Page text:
A Miniaturists evening pares back the one-act play concept to its simplest – a collection of new short pieces, performed back to back. Where other festivals and evenings try and create something more high-concept, the Miniaturists rely on the quality of the work they produce – and with past creatives including David Eldridge, Rory Kinnear, Moira Buffini, Hannah Eidinow, Andrew Paul and Daniel Rigby, the work is professionally written, directed and performed.

However, this particular evening suffered a little from some underwhelming pieces – proving, once again, that you can get some of the most talented people together and still create something generally decent, but little more. This was still an engaging evening, but with an equal number of pieces that worked and pieces that didn't work as well.

Anna Jordan's Staunch (which opened the night) and Tom Morton-Jones' The Earthworks (which closed it) worked beautifully as short plays: with interesting plot lines, quickly introduced characters and situations, quirky one-liners and important emotional themes, these pieces felt like they stood on their own. Staunch paired brothers Chris and Stephen Leask as brothers at their father's funeral – and used the opportunity to play cutely with familial relationships – while The Earthworks used the time-honoured man-and-woman-talking-in-late-night-bar concept to bring in greater themes of loss, responsibility and particle physics. Both had lovely emotional moments as well as some wonderful humour, especially well done by Abigail Andjel and Philip Desmeules in The Earthworks (cleanly directed by Nicola Samer).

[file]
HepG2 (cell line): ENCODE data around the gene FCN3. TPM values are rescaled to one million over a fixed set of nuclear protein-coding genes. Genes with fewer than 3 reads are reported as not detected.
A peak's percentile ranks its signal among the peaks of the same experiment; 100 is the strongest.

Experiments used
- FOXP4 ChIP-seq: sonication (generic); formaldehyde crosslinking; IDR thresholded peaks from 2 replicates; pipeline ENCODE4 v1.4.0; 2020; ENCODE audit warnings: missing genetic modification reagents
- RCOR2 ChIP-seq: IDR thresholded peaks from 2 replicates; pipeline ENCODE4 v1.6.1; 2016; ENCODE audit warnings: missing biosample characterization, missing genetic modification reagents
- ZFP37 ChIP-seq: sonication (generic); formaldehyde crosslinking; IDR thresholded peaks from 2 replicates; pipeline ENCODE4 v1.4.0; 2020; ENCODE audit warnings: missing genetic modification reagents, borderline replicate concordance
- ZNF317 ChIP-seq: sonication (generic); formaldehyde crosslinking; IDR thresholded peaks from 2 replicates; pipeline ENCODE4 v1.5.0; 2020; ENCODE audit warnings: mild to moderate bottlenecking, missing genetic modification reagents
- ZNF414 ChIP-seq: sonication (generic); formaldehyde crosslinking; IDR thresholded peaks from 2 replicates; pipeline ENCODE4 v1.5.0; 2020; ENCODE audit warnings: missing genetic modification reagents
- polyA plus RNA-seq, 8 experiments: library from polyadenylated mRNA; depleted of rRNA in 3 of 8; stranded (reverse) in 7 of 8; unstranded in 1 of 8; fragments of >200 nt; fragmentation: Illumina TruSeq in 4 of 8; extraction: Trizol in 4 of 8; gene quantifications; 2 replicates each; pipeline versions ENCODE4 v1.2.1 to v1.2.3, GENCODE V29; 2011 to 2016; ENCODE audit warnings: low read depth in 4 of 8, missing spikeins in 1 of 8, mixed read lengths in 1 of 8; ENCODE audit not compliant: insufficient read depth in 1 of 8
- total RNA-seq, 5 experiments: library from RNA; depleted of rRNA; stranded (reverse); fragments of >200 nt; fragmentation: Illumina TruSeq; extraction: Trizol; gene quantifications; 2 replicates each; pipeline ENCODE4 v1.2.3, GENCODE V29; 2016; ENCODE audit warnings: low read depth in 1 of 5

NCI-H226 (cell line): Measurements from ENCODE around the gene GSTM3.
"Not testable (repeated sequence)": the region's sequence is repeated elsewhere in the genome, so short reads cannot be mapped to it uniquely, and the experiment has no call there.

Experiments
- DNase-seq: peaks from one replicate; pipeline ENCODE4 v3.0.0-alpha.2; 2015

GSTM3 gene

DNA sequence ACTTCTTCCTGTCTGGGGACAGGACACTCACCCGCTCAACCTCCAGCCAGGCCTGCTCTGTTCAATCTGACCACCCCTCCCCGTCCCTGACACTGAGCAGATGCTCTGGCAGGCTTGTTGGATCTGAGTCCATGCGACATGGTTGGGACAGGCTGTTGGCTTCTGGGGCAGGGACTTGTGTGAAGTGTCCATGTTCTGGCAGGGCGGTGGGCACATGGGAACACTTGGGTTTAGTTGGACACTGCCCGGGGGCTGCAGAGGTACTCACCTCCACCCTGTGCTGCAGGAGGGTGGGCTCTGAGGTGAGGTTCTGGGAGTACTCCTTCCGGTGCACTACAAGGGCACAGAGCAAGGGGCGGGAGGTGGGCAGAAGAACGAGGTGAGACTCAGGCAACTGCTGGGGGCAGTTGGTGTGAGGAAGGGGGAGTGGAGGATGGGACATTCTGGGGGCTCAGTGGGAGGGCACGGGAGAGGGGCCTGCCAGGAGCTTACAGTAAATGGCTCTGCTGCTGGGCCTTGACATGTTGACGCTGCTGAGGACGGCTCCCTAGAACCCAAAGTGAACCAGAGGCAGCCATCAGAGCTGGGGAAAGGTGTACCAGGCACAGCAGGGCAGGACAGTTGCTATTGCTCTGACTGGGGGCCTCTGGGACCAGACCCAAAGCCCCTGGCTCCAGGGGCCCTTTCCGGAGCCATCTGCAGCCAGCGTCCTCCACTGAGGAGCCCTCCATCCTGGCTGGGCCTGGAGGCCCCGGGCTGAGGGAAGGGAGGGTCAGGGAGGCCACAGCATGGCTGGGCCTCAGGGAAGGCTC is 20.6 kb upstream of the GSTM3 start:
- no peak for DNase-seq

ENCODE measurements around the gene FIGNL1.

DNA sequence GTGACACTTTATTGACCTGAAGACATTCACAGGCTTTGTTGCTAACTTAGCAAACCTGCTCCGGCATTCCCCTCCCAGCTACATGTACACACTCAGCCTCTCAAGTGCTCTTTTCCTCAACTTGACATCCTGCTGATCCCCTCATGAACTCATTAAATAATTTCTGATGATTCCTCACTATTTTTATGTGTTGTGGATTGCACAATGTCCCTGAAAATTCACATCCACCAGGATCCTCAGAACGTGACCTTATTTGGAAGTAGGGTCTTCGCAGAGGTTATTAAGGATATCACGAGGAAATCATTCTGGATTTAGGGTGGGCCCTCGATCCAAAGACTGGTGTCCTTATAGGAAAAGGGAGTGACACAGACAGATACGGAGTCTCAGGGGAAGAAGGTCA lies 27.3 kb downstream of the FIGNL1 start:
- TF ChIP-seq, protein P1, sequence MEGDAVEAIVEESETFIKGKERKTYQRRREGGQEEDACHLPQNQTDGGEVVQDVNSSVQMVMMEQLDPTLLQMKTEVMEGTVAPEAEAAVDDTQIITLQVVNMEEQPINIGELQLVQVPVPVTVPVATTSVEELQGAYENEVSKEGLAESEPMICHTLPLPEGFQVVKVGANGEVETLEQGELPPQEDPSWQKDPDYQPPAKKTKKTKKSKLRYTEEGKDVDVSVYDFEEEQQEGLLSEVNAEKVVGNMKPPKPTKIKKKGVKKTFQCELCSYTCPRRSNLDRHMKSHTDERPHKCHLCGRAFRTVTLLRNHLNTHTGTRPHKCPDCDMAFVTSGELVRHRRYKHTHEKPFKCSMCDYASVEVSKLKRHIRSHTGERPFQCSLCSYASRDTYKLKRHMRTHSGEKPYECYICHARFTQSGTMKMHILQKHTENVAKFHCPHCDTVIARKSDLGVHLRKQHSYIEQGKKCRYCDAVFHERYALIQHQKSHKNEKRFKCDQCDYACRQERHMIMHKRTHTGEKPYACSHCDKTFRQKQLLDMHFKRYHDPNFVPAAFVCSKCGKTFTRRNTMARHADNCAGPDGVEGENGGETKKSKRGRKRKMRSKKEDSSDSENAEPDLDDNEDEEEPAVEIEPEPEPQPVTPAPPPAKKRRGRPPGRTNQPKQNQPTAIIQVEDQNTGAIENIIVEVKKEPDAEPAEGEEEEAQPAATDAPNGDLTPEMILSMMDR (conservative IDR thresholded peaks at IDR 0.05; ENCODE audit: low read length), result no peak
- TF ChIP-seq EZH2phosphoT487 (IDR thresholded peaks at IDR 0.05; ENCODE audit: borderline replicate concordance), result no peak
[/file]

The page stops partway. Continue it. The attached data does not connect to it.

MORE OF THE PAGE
However, the second and fourth shows of the night (Denise Kean's Belarus and Will Bourdillon's In Habit) seemed to struggle with the short play concept – both felt like greater parts of a whole, and didn't take enough time to explain what was going on; in both cases, I felt like I ended the piece with more questions than answers. There's nothing inherently wrong with performing excerpts, but not defining location (ironically enough) in Belarus and not defining relationships in In Habit meant that neither came together as well as they could have done.

The middle piece, Stephen Sharkey's Voyager, has a much simpler concept, but seemed to border on comedy sketch over short piece, which made it feel a little out of sync with the rest of the night. While it was amusing to see Dr Carl Sagan and Dr Frank Drake (founder of SETI, the search for extraterrestrial intelligence) explain to Dr Timothy Leary why he couldn't just "go off into space", it required a little knowledge of all three characters – again, it could have done with more exposition, which Sharkey tried to do with an opening with a prison guard that didn't quite explain as clearly as it could have done.

It's inevitable that short play evenings are mixed bags, mostly because putting a collection of pieces together highlights the faults as well as the merits across all of them. What the Miniaturists do well is create a framework in which these pieces can operate – compared to other short play evenings, their production is slick and professional, and has clearly generated a large pool of interested parties. While some of these pieces didn't work as well as others, the overall event was a success – and considering this is the 37th outing for this company, it's clearly got the stamina to keep going, and the next one (in November) should hopefully feature more hits than misses!

Miniaturists 37, at Arcola TheatreChris Hislop reviews Miniaturists 37 at the Arcola Theatre.3